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Childhood Obesity

How to Prevent Childhood Obesity

Balance is key in helping your child maintain a healthy weight. Balance the calories your child eats and drinks with the calories used through physical activity and normal growth.

Overweight and obese children and teens should reduce the rate of weight gain while allowing normal growth and development. Don’t put your child on a weight-reduction diet without talking to your health care provider. Read more

A Booster Seat: How to Know if Your Child Is Ready

A Booster Seat: How to Know if Your Child Is Ready

Determining whether your child is ready to transition from a forward-facing car seat to a big-kid booster seat involves more than simply looking at the child’s age, height and weight. Allana Pinkerton, child passenger safety advocate for car seat manufacturer Diono, says parents often don’t consider a key question: Is the child mature enough to sit in a booster? Read more

5 Things Your Kids Need to Know About Getting Lost

5 Things Your Kids Need to Know About Getting Lost

June is National Safety Month, and considering that seven out of ten kids get lost at some point in their lives, talking to them about this common (and traumatic) childhood event should be high on our to-do list this month.

The talk is sometimes difficult (especially if we’re repeating the misinformation we were given as kids like “find a police officer” which is usually impossible). So, to make it easier, here are the top 5 things your kids need to know now, should they get lost: Read more

children and allergies

Children and Allergies

A child who sneezes or coughs a lot, who frequently develops a rash or hives, or who gets a stomachache, cramps or nausea after eating certain foods may have allergies. Any child may develop allergies, but they are more common in children from families with a history of such reactions.

Early identification of childhood allergies will improve your child’s quality of life, reduce the number of missed school days and help you avoid having to use sick time or vacation days to care for your child.

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7 Reasons Not to Give Your Child a Cell Phone

7 Reasons Not to Give Your Child a Cell Phone

If your kids are angling for a smartphone of their own, know that you’re not alone. Sixty-four percent of adults believe that between 10-14 is the right age for a child to get their first cell phone, according to a study by American Express, while 10 percent think that under 10 is A-OK. It’s a major milestone that there isn’t much of a precedent for (after all, how old were you when you got your first phone? Probably not in the single digits!), and it’s important to wait until you feel completely comfortable with the decision and confident in your child’s maturity level. If your gut’s telling you that they’re too young, you should probably trust your instinct. Here’s why: Read more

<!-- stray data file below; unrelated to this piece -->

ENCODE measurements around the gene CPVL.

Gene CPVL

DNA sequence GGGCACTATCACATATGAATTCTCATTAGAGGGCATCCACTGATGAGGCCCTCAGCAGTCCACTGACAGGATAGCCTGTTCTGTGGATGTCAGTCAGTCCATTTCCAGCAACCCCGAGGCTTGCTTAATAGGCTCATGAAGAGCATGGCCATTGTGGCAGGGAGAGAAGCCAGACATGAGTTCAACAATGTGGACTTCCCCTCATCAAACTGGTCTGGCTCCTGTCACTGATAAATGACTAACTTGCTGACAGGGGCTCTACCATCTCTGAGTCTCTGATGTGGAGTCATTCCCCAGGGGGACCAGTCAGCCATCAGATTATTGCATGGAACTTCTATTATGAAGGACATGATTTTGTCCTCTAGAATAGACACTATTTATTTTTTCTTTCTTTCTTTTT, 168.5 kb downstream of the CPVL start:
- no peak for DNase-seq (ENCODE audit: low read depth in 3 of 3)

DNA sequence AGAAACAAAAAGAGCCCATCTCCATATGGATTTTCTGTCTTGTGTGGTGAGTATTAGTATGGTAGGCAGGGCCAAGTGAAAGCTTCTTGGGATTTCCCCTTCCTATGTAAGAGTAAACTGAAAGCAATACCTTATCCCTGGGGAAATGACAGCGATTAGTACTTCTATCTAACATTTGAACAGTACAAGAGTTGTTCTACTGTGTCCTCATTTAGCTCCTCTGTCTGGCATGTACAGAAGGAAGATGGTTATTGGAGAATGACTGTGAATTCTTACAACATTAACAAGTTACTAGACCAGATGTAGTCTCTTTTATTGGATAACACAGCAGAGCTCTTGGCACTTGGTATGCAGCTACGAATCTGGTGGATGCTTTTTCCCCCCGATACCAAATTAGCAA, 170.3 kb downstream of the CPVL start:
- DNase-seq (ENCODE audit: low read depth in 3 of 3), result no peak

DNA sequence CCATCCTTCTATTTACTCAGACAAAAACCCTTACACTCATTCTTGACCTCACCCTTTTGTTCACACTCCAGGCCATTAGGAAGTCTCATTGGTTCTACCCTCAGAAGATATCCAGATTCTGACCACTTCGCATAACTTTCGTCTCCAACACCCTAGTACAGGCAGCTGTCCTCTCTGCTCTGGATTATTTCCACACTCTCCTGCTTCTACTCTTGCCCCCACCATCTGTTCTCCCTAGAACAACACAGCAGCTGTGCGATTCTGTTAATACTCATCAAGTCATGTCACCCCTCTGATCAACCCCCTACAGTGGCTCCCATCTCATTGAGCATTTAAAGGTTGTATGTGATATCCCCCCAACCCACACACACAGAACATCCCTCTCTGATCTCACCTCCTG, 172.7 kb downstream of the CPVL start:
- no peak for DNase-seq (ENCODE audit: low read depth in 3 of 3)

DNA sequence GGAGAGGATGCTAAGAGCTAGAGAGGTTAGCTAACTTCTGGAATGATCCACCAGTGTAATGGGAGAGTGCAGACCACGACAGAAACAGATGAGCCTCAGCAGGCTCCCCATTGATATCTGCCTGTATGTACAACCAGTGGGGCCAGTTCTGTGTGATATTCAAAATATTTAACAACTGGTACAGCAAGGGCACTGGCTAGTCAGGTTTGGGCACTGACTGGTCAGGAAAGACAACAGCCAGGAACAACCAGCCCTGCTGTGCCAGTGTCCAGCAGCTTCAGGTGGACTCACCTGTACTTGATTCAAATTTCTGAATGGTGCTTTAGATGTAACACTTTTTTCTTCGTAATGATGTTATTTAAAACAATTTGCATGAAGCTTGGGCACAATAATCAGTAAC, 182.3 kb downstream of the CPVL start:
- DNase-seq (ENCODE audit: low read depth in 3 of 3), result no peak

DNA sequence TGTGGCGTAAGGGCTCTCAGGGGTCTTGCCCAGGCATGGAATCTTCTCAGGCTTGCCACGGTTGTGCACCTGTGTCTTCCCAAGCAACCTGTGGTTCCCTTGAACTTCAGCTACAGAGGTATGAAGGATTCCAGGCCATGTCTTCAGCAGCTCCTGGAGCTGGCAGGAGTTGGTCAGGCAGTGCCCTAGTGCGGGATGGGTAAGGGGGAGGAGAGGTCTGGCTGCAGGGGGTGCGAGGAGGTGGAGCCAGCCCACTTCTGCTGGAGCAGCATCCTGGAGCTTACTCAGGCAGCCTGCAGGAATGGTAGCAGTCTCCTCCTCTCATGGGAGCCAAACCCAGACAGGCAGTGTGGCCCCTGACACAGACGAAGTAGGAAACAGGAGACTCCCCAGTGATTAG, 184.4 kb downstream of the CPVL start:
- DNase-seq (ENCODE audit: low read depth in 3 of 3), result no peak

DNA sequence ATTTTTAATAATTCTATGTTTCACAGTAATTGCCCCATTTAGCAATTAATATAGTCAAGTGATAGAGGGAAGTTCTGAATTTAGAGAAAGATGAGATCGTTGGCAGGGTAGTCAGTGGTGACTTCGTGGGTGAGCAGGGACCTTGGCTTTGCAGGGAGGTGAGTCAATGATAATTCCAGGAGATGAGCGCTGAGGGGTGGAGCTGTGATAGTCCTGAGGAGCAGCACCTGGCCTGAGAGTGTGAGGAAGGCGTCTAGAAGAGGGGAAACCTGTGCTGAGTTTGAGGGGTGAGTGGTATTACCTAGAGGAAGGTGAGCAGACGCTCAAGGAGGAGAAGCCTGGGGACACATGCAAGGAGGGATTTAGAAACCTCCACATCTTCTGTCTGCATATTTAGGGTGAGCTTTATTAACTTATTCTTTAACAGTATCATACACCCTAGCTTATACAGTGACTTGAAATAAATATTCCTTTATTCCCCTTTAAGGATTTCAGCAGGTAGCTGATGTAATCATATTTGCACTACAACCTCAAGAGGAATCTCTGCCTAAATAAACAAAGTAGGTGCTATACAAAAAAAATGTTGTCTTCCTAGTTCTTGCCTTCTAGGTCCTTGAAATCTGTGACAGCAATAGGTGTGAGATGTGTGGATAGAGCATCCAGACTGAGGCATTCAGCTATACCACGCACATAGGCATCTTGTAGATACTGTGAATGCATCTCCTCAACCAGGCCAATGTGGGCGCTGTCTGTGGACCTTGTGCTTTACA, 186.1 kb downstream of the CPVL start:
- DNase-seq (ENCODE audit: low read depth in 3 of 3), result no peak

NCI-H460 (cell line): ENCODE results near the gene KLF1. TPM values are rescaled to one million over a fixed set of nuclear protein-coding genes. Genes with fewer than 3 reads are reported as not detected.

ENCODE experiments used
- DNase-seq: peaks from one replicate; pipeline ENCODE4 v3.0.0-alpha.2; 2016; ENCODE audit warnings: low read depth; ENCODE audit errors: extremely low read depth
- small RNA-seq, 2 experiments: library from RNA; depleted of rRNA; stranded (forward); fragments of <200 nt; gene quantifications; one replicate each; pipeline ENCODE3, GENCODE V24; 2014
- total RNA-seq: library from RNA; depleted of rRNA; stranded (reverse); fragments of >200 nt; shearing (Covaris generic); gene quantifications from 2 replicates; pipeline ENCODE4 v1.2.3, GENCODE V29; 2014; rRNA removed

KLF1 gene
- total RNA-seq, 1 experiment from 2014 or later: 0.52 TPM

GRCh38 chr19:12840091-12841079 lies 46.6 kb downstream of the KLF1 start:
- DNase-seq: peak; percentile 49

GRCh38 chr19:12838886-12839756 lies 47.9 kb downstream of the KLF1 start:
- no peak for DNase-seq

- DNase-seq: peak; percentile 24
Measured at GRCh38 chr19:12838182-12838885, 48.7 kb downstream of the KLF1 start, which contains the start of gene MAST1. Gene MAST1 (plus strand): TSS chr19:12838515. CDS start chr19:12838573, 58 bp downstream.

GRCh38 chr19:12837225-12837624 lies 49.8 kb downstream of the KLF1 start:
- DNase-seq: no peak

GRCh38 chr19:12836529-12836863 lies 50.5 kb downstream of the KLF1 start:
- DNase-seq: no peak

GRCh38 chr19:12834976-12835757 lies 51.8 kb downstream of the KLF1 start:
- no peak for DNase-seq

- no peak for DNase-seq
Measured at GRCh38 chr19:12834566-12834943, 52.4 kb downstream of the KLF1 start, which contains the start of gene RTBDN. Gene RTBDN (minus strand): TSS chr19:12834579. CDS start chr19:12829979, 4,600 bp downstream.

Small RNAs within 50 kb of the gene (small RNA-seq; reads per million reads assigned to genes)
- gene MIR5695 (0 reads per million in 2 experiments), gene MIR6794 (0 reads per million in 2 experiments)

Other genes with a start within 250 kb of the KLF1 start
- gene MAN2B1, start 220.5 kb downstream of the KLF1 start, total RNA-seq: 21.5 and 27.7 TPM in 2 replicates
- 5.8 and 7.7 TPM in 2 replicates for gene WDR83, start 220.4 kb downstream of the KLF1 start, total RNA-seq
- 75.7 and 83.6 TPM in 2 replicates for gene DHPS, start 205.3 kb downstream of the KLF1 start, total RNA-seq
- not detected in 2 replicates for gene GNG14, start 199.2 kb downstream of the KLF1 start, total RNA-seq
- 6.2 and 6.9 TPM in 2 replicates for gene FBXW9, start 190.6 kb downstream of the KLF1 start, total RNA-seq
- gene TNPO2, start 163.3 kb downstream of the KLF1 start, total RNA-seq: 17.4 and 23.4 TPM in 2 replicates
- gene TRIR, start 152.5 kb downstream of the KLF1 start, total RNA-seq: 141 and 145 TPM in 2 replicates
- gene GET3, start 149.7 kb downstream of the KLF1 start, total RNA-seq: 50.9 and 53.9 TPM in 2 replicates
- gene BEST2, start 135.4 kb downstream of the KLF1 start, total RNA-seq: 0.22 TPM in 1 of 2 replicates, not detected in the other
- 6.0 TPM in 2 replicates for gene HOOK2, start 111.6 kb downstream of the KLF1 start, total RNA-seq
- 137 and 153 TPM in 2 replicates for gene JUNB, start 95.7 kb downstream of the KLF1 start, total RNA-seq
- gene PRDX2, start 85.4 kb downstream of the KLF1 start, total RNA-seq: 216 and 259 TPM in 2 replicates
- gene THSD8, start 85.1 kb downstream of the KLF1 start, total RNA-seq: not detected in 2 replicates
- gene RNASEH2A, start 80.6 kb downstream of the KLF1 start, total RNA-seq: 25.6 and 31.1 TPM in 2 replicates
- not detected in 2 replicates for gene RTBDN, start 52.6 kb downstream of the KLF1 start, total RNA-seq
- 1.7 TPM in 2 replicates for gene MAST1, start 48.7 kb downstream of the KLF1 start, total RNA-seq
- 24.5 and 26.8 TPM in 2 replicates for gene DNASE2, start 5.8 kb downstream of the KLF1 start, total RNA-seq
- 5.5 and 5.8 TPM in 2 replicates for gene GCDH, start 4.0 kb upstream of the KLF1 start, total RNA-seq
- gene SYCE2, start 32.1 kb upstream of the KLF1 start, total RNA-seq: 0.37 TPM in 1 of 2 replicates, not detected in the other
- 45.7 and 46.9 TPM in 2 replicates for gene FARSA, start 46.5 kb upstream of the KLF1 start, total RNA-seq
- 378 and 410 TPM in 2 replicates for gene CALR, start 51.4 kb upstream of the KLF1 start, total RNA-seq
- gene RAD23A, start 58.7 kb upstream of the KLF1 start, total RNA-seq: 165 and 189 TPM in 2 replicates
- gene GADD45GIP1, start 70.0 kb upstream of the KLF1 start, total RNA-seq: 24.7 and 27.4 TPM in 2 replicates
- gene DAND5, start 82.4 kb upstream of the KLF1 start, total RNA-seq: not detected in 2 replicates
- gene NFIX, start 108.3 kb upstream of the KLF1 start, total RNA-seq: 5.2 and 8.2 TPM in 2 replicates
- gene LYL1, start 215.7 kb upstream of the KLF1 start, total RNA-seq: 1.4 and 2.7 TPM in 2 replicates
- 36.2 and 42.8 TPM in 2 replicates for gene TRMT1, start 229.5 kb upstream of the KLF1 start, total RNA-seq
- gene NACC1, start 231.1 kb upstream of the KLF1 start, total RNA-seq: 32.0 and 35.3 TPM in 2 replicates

Cow's Milk: When and How to Introduce It

Cow’s Milk: When and How to Introduce It

Why do experts recommend waiting to introduce cow’s milk until a baby is 12 months old?

There are several reasons to delay the introduction of cow’s milk until your baby reaches his first birthday.

Babies can’t digest cow’s milk as completely or easily as breast milk or formula. Cow’s milk contains high concentrations of protein and minerals, which can tax your baby’s immature kidneys. In addition, cow’s milk doesn’t have the right amounts of iron, vitamin C, and other nutrients for infants. It may even cause iron-deficiency anemia in some babies, since cow’s milk protein can irritate the lining of the digestive system, leading to blood in the stools. Finally, cow’s milk doesn’t provide the healthiest types of fat for growing babies. Read more

Crossed Eyes

Crossed Eyes (Strabismus) in Kids

While it might seem obvious that being cross eyed means your eyes don’t line up normally, there is a lot more to crossed eyes than their appearance.

Strabismus is the official term for crossed eyes, but other names for it include tropia, eye turns, wall eyed, and wandering eye. Contrary to common opinion, being cross eyed is not the same as having a lazy eye, although strabismus can lead to a lazy eye. Read more

Constipation in Babies

Constipation in Babies

How can I tell if my baby is constipated?

First, consider what’s normal for your baby. She may have a bowel movement after every feeding, or she may wait a day or more in between. Your baby’s individual pattern depends on what she eats and drinks, how active she is, and how quickly she digests food.

If your baby drinks formula or eats solid food, she’ll probably have a regular bowel movement at least once a day. If your baby is breastfed, there’s no “normal” number or schedule – only what’s typical for your baby. It’s not unheard of for breastfed babies to have one bowel movement a week. Read more

food labels

Food Labels

Food labels help us to make healthy and safe food choices. But there’s so much nutritional information on food labels that they can sometimes be confusing. Here’s how to read food labels and work out how healthy a food is – or isn’t.

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